Honors Business and Entrepreneurship students in the Upper School have launched O3 Apparel, an eco-fashion brand that makes clothing from 50% upcycled cotton and 50% recycled plastic. The development of this brand evolved from research conducted on the impact of single-use plastic on the local coastline, and work with mentors and conservationists from Gumbo Limbo. Recently, the project reached a climax point when students attended a Boca Raton City Council meeting to advocate for changes in local laws.
In advance of starting this undertaking, several students in the class were impacted by a video they watched in AP Environmental Science about 4Ocean, which gave them the concept to pursue the issue of pollution of plastic in local waters. Once they decided on the idea and the business, they contacted Gumbo Limbo to see if they could sell the shirts on-site and give that organization a cut of the profits.
During a recent visit to Gumbo Limbo, they had a full tour of the facility. The group learned that two baby turtles died while they were there as a result of plastic consumption, an event which resonated with the group on the dire reality of plastic pollution on Florida coastlines.
On Tuesday, January 14, a group of Honors Business and Entrepreneurship students visited City Hall and attended a City Council meeting to advocate for a resolution that supports the repeal of Florida statutes 403.7033 and 500.90. These statutes preempt municipalities from regulating single-use plastic and polystyrene containers. The students who worked on this project include Andrew Matsil ’20 and Natasha Lomnitz ’20 (not pictured) Will Jordan ’20, Nicole Ged ’20, Sydney Sheinker ’20, Yancy Longin ’20, Rafael Handal ’20, Kristian Ruzicka ’21, and Stone Sacks ’20.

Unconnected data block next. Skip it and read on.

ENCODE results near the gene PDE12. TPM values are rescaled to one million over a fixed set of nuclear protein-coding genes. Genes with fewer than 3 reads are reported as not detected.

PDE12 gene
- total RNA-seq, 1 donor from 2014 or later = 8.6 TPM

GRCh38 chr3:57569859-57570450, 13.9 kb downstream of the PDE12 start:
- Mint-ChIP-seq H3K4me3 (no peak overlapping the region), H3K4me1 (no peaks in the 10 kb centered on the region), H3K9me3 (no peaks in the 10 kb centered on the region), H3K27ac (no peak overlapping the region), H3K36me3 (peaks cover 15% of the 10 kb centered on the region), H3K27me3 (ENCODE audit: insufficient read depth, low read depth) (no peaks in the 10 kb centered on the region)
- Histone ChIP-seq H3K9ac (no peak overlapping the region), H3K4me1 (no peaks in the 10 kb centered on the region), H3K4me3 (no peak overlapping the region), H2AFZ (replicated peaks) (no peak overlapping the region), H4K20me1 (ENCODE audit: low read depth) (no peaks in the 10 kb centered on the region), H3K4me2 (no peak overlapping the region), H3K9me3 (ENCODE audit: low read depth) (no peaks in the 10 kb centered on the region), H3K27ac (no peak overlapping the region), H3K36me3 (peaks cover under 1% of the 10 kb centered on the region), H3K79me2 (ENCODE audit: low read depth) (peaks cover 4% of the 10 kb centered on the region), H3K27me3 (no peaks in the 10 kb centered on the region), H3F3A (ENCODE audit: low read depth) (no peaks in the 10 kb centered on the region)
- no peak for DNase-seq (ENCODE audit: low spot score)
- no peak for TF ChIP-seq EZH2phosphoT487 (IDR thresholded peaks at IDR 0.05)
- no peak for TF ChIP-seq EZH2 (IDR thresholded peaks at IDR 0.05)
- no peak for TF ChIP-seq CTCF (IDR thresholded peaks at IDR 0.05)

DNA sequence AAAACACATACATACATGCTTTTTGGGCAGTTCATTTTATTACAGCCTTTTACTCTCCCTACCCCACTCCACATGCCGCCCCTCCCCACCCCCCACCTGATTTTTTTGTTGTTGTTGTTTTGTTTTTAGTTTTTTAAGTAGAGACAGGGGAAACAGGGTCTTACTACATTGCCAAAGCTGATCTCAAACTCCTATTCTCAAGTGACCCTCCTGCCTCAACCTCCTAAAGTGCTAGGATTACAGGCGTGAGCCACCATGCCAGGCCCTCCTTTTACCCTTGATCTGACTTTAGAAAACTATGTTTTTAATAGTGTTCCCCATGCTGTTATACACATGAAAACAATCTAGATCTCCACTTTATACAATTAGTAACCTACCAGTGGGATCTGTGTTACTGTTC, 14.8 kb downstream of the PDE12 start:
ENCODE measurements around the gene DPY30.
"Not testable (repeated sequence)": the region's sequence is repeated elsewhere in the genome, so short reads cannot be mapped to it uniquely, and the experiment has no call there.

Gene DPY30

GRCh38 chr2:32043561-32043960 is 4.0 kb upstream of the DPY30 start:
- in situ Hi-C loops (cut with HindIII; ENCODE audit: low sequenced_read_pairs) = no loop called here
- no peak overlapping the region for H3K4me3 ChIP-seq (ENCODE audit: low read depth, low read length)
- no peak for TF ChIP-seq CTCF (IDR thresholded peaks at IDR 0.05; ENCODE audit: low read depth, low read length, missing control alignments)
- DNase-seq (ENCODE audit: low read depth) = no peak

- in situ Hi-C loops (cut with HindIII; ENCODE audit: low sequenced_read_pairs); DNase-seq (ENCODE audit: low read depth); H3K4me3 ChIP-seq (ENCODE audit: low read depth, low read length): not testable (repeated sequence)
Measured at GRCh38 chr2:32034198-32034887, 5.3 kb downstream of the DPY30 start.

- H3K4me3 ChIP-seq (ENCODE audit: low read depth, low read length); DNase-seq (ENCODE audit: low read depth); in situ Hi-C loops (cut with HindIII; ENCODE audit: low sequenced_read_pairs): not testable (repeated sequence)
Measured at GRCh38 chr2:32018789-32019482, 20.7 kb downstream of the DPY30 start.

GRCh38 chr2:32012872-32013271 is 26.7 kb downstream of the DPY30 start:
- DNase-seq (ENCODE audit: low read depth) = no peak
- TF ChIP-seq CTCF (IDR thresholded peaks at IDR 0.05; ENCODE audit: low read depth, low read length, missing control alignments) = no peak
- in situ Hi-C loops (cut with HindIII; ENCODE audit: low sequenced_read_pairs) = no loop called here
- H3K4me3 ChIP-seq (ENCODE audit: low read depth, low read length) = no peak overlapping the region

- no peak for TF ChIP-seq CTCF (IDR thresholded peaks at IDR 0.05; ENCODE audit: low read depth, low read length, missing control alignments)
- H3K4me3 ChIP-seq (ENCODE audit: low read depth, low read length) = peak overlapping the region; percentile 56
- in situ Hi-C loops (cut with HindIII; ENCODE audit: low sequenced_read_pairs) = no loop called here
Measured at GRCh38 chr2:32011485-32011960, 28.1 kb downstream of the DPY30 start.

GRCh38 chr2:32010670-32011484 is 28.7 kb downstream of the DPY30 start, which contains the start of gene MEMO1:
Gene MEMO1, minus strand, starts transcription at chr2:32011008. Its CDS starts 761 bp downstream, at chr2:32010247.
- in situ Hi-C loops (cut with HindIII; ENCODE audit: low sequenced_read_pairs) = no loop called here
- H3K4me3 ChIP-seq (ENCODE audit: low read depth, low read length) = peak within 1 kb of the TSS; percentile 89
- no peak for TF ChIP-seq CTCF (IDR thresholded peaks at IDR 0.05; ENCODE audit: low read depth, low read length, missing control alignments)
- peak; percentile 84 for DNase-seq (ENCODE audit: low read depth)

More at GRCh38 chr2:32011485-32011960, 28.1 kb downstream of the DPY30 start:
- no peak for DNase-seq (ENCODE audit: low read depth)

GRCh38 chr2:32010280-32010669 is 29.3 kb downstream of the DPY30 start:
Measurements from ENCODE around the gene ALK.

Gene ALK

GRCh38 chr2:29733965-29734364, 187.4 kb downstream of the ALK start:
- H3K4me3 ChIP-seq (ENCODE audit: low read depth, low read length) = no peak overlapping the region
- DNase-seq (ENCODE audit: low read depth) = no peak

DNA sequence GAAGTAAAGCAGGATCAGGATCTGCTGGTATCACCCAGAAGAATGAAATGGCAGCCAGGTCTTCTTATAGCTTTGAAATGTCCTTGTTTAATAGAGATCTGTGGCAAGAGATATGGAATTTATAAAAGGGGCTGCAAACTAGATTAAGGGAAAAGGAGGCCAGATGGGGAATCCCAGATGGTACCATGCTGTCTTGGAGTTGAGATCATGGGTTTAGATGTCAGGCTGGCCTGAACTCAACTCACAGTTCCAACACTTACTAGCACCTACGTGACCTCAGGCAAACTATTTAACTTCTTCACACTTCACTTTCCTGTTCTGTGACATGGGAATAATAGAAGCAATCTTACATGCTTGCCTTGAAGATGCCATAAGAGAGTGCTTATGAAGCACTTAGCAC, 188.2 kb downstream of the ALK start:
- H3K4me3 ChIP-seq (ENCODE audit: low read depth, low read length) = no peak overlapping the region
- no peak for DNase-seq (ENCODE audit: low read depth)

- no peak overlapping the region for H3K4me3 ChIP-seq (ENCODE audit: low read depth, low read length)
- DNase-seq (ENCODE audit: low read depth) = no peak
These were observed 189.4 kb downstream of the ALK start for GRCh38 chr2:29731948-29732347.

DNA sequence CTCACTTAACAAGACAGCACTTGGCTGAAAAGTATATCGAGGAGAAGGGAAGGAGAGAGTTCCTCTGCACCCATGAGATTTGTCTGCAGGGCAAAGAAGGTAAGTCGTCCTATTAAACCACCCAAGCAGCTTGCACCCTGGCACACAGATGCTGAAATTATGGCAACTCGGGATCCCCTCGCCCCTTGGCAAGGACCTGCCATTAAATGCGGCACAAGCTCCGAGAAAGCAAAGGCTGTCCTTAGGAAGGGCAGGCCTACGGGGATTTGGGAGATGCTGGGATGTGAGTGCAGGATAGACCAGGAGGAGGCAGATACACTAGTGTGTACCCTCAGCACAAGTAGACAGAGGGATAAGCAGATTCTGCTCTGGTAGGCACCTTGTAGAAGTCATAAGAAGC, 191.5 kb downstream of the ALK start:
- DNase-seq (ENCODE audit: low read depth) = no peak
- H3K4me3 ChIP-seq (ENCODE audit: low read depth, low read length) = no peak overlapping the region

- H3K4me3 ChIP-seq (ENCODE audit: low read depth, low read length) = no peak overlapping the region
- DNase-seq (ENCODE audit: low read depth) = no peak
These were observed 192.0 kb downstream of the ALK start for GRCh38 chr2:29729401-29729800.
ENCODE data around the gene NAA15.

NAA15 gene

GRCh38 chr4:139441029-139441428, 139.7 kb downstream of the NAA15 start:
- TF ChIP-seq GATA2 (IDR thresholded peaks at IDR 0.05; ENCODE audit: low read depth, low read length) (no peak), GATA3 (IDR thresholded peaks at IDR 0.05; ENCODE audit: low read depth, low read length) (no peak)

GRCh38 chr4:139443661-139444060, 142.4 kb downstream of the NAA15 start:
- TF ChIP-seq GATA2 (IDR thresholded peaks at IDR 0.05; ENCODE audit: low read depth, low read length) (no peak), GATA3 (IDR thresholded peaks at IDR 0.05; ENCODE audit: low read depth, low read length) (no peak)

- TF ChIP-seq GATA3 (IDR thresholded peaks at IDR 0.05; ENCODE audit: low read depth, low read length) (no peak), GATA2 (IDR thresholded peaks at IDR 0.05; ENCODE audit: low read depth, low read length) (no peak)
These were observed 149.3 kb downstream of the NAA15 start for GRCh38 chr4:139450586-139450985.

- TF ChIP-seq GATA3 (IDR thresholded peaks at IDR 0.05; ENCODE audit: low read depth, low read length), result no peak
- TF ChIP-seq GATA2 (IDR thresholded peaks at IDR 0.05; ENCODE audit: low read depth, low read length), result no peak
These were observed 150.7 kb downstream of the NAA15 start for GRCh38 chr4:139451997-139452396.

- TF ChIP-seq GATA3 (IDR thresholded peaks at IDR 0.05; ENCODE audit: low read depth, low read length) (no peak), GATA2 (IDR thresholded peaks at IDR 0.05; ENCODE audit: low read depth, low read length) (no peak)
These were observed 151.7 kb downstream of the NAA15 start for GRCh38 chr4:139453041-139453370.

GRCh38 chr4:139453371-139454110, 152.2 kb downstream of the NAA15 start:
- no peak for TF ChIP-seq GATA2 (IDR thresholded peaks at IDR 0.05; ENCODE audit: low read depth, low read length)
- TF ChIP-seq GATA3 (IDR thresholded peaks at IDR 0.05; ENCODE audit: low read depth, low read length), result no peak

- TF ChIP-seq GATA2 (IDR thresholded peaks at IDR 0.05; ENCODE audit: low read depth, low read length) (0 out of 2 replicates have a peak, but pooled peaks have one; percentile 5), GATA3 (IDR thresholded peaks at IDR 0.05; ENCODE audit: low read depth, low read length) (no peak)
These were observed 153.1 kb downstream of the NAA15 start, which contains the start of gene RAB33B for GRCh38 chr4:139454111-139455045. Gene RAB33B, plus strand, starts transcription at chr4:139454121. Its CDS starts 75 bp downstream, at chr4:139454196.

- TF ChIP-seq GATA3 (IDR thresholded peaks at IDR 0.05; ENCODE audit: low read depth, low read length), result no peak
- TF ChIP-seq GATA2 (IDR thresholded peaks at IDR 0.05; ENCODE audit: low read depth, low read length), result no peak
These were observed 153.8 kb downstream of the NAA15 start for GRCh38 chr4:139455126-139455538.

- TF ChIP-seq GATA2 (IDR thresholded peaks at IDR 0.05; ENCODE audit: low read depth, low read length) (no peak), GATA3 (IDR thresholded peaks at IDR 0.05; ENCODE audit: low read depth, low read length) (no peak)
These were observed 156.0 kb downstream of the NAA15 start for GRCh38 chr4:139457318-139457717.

Nicole Ged spoke as both a resident of Boca Raton and as an advocate in support of the repeal of these resolutions alongside presentations from Oceana, Gumbo Limbo, and 4Ocean. “During the City Council meeting, I said that I was representing Saint Andrew’s School and I remarked that even though we are a group of students, we are trying to make a difference through work in our Honors Business and Entrepreneurship class and our sustainability brand O3 Apparel,” she said.
Nicole commented on the fact that they have grown up in a generation that views recycling and climate change as significant issues. Reflecting upon her remarks to the council members, she said, “Everyone learns the 3 Rs when they are young: "reduce, reuse, and recycle". But unfortunately, not the most significant R which is "refuse". In the case of repealing Florida statutes 403.7033 and 500.90, it’s about refusing to use the single use plastic, and finding sustainable alternatives,” she mused.
Saint Andrew’s Honors Business and Entrepreneurship students recognized that the repeal helps to not only implement the idea of refusal but also to educate those who don’t know as much about the negative impact that plastic has on the environment.
“It was cool to be able to be so young and still make a difference,” said Nicole. “I am turning 18 in January, which will make me old enough to vote. As a young person, I've never thought about the impact of my vote and voice until I was immersed in an issue I care deeply about,” she added.
Prior to attending this meeting, each student in the class also emailed a letter to Council member Monica Mayotte in support of this initiative.
“My students were extremely excited about their visit to City Hall, and for the chance to speak with decision-makers in local politics in support of their cause,” said Cristen Magaletti, Honors Business and Entrepreneurship teacher.
SA proudly acknowledges Honors Business and Entrepreneurship students’ dedication to making an impact in their community and throughout Florida.